The Golden State Warriors are at the top of the basketball world right now. They lead the league in highlight reel plays and play in one of the most raucous environments in the NBA. 2014-15 marked their first NBA title in 40 years and they are poised to continue their success.

Of course it hasn’t always been like this. For much of the last 40 years, the Warriors have rarely even been an average NBA team. Rather, they have been at or near the bottom of the standings most of those years.

Just six years after winning their last NBA championship on the east coast, Wilt Chamberlain and the Philadelphia Warriors picked up and moved cross-country to Northern California and became known as the San Francisco Warriors. During their first few years they played a majority of their games at the Cow Palace, just south of the San Francisco border. After a few years they moved their main home court downtown to the San Francisco Civic Auditorium near City Hall. It was during these years that they donned the famed “The City” jerseys, still iconic in the Bay Area.

The Oakland Coliseum Arena opened in 1966 and offered newer amenities than many of the other options for the Warriors. They began to schedule more and more games in Oakland off of I-880 in the East Bay. Eventually they would move to the Coliseum Arena full-time in 1971, also updating their moniker to the Golden State Warriors, in an attempt to represent the entirety of Northern California.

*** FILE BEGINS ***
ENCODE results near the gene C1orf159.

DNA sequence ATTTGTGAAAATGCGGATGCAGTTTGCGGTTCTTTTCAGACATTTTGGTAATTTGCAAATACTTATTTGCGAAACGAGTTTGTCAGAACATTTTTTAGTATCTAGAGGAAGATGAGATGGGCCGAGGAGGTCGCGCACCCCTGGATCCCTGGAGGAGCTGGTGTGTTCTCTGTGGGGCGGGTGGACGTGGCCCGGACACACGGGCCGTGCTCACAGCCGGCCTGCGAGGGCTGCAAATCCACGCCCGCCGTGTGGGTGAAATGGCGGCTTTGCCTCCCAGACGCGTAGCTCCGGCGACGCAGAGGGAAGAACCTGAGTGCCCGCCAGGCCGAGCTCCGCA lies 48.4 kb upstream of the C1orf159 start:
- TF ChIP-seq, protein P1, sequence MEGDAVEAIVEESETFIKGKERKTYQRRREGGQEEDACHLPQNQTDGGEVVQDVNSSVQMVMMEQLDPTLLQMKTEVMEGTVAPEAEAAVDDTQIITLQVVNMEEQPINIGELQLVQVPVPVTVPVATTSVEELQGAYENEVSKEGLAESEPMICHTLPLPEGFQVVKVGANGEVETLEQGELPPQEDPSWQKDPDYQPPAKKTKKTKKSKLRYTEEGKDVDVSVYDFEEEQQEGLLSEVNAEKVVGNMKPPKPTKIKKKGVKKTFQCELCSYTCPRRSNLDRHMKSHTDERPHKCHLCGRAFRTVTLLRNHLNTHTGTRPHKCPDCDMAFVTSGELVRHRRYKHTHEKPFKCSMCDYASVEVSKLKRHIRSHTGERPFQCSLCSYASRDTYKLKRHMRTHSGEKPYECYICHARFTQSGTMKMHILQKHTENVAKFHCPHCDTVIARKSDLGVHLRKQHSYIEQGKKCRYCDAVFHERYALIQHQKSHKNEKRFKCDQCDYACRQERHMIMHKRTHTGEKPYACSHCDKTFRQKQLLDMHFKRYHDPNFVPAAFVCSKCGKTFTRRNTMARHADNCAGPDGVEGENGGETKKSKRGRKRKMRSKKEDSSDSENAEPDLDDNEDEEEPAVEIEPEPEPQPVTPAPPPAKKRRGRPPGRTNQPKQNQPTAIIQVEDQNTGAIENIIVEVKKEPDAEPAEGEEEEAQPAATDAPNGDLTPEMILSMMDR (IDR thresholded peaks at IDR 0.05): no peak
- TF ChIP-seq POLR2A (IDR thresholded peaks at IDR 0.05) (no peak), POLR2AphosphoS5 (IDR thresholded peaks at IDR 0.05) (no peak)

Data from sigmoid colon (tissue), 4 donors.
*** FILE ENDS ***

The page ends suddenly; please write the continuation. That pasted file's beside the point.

The Cow Palace still operates today for various events (rodeos, gun shows, expos, etc) and most recently was the home to the short-lived ECHL franchise, San Francisco Bulls. The San Francisco Civic Auditorium has since been renamed the Bill Graham Civic Auditorium after the beloved rock concert promoter. It operates on a very limited basis as a concert venue. The Bill Graham Civic Auditorium holds 7,000 spectators.

Though the arena was renovated in 1997, the new ownership group, led by Joe Lacob and Peter Guber, announced a move back to The City in time for 2017-18 season. A few delays later, the ownership group have settled on a plot of land in San Francisco’s up-and-coming Mission Bay neighborhood. Though progress is slow, it seems this plan has legs since they have privately-purchased the land from Salesforce. The arena will be called Chase Center.